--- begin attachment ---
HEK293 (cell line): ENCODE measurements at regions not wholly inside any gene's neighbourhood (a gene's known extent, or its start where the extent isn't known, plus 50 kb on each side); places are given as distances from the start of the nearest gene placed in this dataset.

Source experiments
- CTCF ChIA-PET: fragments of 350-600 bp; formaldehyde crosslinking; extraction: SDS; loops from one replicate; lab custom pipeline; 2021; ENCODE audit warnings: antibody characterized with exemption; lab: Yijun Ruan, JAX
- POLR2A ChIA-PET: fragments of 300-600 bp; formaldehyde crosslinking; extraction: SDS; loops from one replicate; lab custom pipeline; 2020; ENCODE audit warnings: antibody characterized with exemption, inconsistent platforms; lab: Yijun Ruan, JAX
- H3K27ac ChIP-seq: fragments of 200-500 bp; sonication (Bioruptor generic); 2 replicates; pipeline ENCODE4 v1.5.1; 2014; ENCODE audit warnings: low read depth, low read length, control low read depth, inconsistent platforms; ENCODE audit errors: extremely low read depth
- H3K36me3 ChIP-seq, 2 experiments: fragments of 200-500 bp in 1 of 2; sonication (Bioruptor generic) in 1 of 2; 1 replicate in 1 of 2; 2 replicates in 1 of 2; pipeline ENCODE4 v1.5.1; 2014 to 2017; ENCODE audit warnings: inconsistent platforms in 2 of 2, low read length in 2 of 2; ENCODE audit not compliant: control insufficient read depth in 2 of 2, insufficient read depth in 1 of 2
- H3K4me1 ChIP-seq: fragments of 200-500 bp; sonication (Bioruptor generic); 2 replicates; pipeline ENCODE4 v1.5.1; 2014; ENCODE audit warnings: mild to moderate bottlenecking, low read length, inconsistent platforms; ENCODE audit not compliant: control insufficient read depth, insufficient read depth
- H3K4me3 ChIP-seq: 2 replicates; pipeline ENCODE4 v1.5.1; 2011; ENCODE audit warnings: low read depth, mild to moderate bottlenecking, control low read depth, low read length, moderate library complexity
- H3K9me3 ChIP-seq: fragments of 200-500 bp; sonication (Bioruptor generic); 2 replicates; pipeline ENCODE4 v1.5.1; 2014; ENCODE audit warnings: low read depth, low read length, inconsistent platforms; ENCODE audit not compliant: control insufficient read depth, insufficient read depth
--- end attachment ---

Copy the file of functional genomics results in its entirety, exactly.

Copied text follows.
HEK293 (cell line): ENCODE measurements at regions not wholly inside any gene's neighbourhood (a gene's known extent, or its start where the extent isn't known, plus 50 kb on each side); places are given as distances from the start of the nearest gene placed in this dataset.

Source experiments
- CTCF ChIA-PET: fragments of 350-600 bp; formaldehyde crosslinking; extraction: SDS; loops from one replicate; lab custom pipeline; 2021; ENCODE audit warnings: antibody characterized with exemption; lab: Yijun Ruan, JAX
- POLR2A ChIA-PET: fragments of 300-600 bp; formaldehyde crosslinking; extraction: SDS; loops from one replicate; lab custom pipeline; 2020; ENCODE audit warnings: antibody characterized with exemption, inconsistent platforms; lab: Yijun Ruan, JAX
- H3K27ac ChIP-seq: fragments of 200-500 bp; sonication (Bioruptor generic); 2 replicates; pipeline ENCODE4 v1.5.1; 2014; ENCODE audit warnings: low read depth, low read length, control low read depth, inconsistent platforms; ENCODE audit errors: extremely low read depth
- H3K36me3 ChIP-seq, 2 experiments: fragments of 200-500 bp in 1 of 2; sonication (Bioruptor generic) in 1 of 2; 1 replicate in 1 of 2; 2 replicates in 1 of 2; pipeline ENCODE4 v1.5.1; 2014 to 2017; ENCODE audit warnings: inconsistent platforms in 2 of 2, low read length in 2 of 2; ENCODE audit not compliant: control insufficient read depth in 2 of 2, insufficient read depth in 1 of 2
- H3K4me1 ChIP-seq: fragments of 200-500 bp; sonication (Bioruptor generic); 2 replicates; pipeline ENCODE4 v1.5.1; 2014; ENCODE audit warnings: mild to moderate bottlenecking, low read length, inconsistent platforms; ENCODE audit not compliant: control insufficient read depth, insufficient read depth
- H3K4me3 ChIP-seq: 2 replicates; pipeline ENCODE4 v1.5.1; 2011; ENCODE audit warnings: low read depth, mild to moderate bottlenecking, control low read depth, low read length, moderate library complexity
- H3K9me3 ChIP-seq: fragments of 200-500 bp; sonication (Bioruptor generic); 2 replicates; pipeline ENCODE4 v1.5.1; 2014; ENCODE audit warnings: low read depth, low read length, inconsistent platforms; ENCODE audit not compliant: control insufficient read depth, insufficient read depth